Matthew Bates continues our series profiling the famed of the fairways with a look at the remarkable career of the evergreen Gary Player. At just five foot seven, Gary Player's opponents towered over him physically, but with nine major championships to his name and a career spanning six decades, the diminutive South African's impact on the golfing world has been huge.
Have clubs, will travel
Player was only the fifth man to win all four major championships, securing a career grand slam. In total he has won the Open Championship and the Masters three times, the US PGA Championship twice and the US Open once. Player is well known to be the 'world's most travelled athlete', and is estimated to have journeyed 15 million miles to compete in his native South Africa and all over the world. And along with America's Arnold Palmer and Jack Nicklaus, Player made up golf's 'big three', the trio that dominated world golf in the 60s and are all now good friends.
The Black Knight shows early fighting spirit
Nicknamed the Black Knight for his tendency to wear all black attire, Player was born in Johannesburg in 1935. In 2000 he was voted the South African Sportsman of the Century and he clearly loved playing in his home tournament, winning the South African Open 13 times between 1956 and 1981. Player took some hard knocks during childhood, especially after his mother died of cancer when he was eight years old. But six years later he played his first round of golf, and after taking to the game extremely well he turned professional aged just 17.
Major success at Muirfield reveals Player potential
His maiden professional victory came in 1955, and he didn't have long to wait before his first major win. It came in the 1959 Open Championship at Muirfield, where Player was to overcome a four-shot deficit going into the final round to win by two. Although he had won 20 tournaments before his triumph at the Scottish links, Player had only won once in the US and in the UK. The victory surfaced Player's talent, and he would go onto win three Opens in three different decades, becoming the only player in the 20th century to do so. However, his victory at Muirfield did not feature the best players from the US. His great rivals, Nicklaus and Palmer, did not play, and it was not until the latter was victorious in the 1961 Open that it became a popular stop-off for US players once again.
Player makes his mark in the US
But it didn't take long for Player to prove his ability on the US stage. In 1961, Player became the first non-American to win the Masters despite carding a final round 74. His first three rounds - all in the 60s - were good enough to see him beat Charles Coe, and Palmer, by a shot. A year later, he secured his first PGA Championship, again winning by just a shot, meaning he only needed the US Open to take a career grand slam. And in 1965, Player achieved the feat, defeating Australian Ken Nagle in an 18-hole playoff at Bellerive Country Club. Player didn't break 70 in any of his five rounds, but his consistency brought him the title and a career grand slam at the age of 29.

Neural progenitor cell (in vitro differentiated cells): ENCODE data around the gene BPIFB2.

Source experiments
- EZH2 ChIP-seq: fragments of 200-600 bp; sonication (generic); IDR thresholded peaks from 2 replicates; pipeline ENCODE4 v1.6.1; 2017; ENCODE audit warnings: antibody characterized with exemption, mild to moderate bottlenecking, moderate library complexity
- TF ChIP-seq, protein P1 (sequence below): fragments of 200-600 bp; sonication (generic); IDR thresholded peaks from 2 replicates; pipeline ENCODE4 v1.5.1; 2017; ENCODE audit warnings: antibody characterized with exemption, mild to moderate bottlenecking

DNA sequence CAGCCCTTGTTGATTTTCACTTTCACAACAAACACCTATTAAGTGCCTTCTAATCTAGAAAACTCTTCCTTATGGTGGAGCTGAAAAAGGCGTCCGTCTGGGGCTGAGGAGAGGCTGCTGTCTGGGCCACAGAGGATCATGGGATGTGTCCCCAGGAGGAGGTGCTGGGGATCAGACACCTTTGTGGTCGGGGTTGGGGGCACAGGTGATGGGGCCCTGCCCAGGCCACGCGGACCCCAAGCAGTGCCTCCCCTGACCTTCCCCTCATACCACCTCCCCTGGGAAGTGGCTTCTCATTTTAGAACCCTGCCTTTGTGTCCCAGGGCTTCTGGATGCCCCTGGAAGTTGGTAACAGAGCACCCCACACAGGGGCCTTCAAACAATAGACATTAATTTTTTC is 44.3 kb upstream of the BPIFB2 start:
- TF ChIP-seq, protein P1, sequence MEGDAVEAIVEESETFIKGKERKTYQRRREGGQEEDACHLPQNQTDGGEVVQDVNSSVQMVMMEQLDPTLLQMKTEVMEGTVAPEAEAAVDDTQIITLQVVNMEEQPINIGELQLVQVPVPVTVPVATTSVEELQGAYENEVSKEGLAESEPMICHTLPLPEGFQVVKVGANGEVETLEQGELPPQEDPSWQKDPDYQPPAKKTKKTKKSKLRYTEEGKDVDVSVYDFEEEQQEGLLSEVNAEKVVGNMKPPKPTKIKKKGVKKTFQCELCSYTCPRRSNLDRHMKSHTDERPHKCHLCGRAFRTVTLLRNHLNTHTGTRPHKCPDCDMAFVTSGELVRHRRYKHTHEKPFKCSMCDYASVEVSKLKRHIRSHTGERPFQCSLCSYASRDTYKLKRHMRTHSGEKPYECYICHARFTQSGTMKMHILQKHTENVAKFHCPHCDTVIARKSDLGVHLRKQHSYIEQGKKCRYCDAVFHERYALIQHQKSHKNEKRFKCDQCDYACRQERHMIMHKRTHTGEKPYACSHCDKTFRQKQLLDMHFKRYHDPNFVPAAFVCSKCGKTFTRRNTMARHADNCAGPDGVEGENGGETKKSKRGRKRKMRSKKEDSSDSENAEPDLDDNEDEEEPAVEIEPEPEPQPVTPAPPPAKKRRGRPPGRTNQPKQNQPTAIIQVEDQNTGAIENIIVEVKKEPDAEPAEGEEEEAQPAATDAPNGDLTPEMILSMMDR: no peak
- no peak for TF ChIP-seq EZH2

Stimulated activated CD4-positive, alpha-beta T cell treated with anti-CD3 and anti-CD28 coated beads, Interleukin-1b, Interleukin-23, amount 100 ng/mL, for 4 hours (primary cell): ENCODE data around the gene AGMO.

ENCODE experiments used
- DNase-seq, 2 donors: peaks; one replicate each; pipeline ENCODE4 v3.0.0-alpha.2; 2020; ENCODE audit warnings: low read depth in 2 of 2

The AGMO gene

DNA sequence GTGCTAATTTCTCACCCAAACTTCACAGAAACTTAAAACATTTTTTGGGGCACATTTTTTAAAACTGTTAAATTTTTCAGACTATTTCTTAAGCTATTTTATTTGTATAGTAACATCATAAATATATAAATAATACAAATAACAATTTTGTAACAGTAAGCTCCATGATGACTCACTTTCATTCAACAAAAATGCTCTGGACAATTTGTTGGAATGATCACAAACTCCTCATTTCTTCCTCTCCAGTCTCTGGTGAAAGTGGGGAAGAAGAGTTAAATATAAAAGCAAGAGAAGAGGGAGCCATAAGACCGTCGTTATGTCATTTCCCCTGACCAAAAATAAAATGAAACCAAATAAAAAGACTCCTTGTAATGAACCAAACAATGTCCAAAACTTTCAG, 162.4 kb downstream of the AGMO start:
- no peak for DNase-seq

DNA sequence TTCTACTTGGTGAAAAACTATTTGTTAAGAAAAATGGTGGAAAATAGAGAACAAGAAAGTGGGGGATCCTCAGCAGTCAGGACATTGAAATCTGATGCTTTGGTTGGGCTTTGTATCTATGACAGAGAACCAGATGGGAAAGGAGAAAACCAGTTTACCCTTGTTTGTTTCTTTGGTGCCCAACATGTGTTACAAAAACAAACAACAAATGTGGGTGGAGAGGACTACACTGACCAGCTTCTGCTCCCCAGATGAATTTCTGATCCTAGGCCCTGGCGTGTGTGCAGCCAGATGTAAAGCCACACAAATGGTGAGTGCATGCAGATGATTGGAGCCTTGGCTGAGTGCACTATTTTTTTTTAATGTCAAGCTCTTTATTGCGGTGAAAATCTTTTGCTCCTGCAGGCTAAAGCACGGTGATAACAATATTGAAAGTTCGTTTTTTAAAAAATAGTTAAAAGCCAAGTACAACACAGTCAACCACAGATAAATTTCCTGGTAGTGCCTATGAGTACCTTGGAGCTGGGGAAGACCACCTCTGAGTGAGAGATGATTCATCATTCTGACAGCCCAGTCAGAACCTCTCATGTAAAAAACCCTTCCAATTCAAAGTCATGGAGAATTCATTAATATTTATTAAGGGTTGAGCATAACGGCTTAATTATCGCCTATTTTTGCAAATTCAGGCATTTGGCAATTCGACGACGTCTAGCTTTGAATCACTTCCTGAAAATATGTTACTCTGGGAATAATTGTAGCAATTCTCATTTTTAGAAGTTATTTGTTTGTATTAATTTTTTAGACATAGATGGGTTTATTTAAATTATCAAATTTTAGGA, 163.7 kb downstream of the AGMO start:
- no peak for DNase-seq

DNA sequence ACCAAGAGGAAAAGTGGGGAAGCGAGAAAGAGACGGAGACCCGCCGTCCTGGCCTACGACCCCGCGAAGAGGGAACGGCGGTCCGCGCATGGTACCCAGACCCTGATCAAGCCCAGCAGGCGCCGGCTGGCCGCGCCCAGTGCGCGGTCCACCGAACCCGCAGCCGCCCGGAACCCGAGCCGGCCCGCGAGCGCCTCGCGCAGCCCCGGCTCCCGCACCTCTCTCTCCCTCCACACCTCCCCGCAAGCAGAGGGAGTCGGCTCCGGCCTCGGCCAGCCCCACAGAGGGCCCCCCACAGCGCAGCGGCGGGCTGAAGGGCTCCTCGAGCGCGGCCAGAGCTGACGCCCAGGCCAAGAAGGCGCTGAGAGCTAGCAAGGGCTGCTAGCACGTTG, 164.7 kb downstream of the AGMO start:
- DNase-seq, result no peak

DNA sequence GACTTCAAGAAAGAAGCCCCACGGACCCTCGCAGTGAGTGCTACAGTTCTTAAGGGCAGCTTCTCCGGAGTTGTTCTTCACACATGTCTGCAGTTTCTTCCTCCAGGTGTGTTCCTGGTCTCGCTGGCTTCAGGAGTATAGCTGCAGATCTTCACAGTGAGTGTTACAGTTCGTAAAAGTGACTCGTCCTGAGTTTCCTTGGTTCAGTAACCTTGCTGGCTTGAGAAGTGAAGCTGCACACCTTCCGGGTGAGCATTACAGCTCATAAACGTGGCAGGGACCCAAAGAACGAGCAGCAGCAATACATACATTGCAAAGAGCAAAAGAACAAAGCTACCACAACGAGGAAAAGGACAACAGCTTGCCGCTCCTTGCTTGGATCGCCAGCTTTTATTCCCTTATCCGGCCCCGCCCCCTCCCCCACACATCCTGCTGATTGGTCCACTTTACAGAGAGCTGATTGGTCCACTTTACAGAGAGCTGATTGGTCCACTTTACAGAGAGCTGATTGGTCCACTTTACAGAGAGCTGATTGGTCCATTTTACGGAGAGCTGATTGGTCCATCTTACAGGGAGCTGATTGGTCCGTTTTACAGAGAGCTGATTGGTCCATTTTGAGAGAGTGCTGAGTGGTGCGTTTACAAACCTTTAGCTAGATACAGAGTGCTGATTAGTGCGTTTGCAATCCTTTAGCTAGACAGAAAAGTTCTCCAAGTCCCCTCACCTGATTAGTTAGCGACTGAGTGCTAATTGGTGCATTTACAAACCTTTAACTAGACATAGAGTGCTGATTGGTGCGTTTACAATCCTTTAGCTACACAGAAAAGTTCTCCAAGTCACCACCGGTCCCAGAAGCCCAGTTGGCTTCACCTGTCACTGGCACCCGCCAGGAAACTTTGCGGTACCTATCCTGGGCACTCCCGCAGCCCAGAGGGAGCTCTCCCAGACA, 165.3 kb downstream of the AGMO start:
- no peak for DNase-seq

All-round talent and longevity to match
He may have been struggled in the height department, but the South African didn't have any weaknesses in his game. One of his best qualities was his bunker play, and many consider him to be the best ever player from the sand. In 1998, and at the age of 62, Player became the oldest golfer to make the cut at the Masters, breaking Sam Snead's 25-year-old record, and earlier this year he played in his 52nd, and last, Masters. The tournament, held at Augusta National Golf Club, Georgia, is a special one for Player, and he has always played well there.
A Master at Augusta
Between 1959 and 1974, Player failed to finish in the top 10 on only two occasions, and he regularly broke 80 during his older days - a superb achievement considering Augusta's yardage increases and treacherous greens. Winning the 1978 Masters was arguably Player's finest moment. Aged 42, and seven shots behind the lead going into the final day, Player carded an incredible 64 to win by a shot. His back nine of just 30 strokes is written into golfing folklore, and cemented the South African's place as one of golf's greatest ever players. The fact that he was the last of the 'big three' to play at the Masters is testament to Player?s fitness fanaticism, an obsession that he believes is the main reason for his ability good health and ability to still play good quality golf.
Player continues to build on his legacy
Today however, Player spends most of his time making the most of his business ventures, and he has designed over 300 golf courses around the world. The South African is one of the game's great ambassadors, and although he played in his last Masters this year, he hasn't been forgotten, and is going strong on the Champions Tour, making six cuts from six attempts this season. It doesn't seem to matter how much older Player gets he still has what it takes. The 73-year-old even shoots the odd round under his age.
- Matthew Bates, for Golf.co.uk
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